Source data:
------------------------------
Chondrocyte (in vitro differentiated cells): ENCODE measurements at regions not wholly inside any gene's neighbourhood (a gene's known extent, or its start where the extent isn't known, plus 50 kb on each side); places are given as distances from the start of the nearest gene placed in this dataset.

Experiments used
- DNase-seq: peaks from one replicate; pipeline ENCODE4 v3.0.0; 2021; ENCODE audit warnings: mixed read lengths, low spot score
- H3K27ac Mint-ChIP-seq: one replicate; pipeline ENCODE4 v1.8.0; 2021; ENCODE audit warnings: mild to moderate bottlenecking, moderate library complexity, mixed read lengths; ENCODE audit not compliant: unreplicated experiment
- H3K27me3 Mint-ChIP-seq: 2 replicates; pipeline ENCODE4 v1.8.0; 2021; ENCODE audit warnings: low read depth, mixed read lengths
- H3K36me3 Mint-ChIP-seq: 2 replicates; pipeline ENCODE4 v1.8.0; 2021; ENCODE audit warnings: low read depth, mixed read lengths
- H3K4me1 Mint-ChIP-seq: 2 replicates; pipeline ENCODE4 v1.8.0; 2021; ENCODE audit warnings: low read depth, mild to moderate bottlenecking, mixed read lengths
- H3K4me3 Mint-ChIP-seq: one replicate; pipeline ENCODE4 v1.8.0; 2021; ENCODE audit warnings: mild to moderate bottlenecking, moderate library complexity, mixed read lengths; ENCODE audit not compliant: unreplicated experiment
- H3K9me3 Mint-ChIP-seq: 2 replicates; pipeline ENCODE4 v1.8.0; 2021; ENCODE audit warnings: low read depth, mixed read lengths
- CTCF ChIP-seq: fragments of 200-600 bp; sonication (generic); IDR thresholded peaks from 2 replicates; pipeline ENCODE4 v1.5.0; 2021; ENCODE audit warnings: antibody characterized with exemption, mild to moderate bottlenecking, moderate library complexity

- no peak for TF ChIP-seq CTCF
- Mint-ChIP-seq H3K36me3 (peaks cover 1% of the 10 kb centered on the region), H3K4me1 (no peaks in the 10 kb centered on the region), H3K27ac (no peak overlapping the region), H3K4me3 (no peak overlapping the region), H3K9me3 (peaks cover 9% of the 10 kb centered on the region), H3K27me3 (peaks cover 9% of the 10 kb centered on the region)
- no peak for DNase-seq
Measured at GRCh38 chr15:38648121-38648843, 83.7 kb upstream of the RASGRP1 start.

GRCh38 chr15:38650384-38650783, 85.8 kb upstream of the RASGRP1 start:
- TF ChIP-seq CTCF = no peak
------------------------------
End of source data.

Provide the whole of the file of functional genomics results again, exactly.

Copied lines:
Chondrocyte (in vitro differentiated cells): ENCODE measurements at regions not wholly inside any gene's neighbourhood (a gene's known extent, or its start where the extent isn't known, plus 50 kb on each side); places are given as distances from the start of the nearest gene placed in this dataset.

Experiments used
- DNase-seq: peaks from one replicate; pipeline ENCODE4 v3.0.0; 2021; ENCODE audit warnings: mixed read lengths, low spot score
- H3K27ac Mint-ChIP-seq: one replicate; pipeline ENCODE4 v1.8.0; 2021; ENCODE audit warnings: mild to moderate bottlenecking, moderate library complexity, mixed read lengths; ENCODE audit not compliant: unreplicated experiment
- H3K27me3 Mint-ChIP-seq: 2 replicates; pipeline ENCODE4 v1.8.0; 2021; ENCODE audit warnings: low read depth, mixed read lengths
- H3K36me3 Mint-ChIP-seq: 2 replicates; pipeline ENCODE4 v1.8.0; 2021; ENCODE audit warnings: low read depth, mixed read lengths
- H3K4me1 Mint-ChIP-seq: 2 replicates; pipeline ENCODE4 v1.8.0; 2021; ENCODE audit warnings: low read depth, mild to moderate bottlenecking, mixed read lengths
- H3K4me3 Mint-ChIP-seq: one replicate; pipeline ENCODE4 v1.8.0; 2021; ENCODE audit warnings: mild to moderate bottlenecking, moderate library complexity, mixed read lengths; ENCODE audit not compliant: unreplicated experiment
- H3K9me3 Mint-ChIP-seq: 2 replicates; pipeline ENCODE4 v1.8.0; 2021; ENCODE audit warnings: low read depth, mixed read lengths
- CTCF ChIP-seq: fragments of 200-600 bp; sonication (generic); IDR thresholded peaks from 2 replicates; pipeline ENCODE4 v1.5.0; 2021; ENCODE audit warnings: antibody characterized with exemption, mild to moderate bottlenecking, moderate library complexity

- no peak for TF ChIP-seq CTCF
- Mint-ChIP-seq H3K36me3 (peaks cover 1% of the 10 kb centered on the region), H3K4me1 (no peaks in the 10 kb centered on the region), H3K27ac (no peak overlapping the region), H3K4me3 (no peak overlapping the region), H3K9me3 (peaks cover 9% of the 10 kb centered on the region), H3K27me3 (peaks cover 9% of the 10 kb centered on the region)
- no peak for DNase-seq
Measured at GRCh38 chr15:38648121-38648843, 83.7 kb upstream of the RASGRP1 start.

GRCh38 chr15:38650384-38650783, 85.8 kb upstream of the RASGRP1 start:
- TF ChIP-seq CTCF = no peak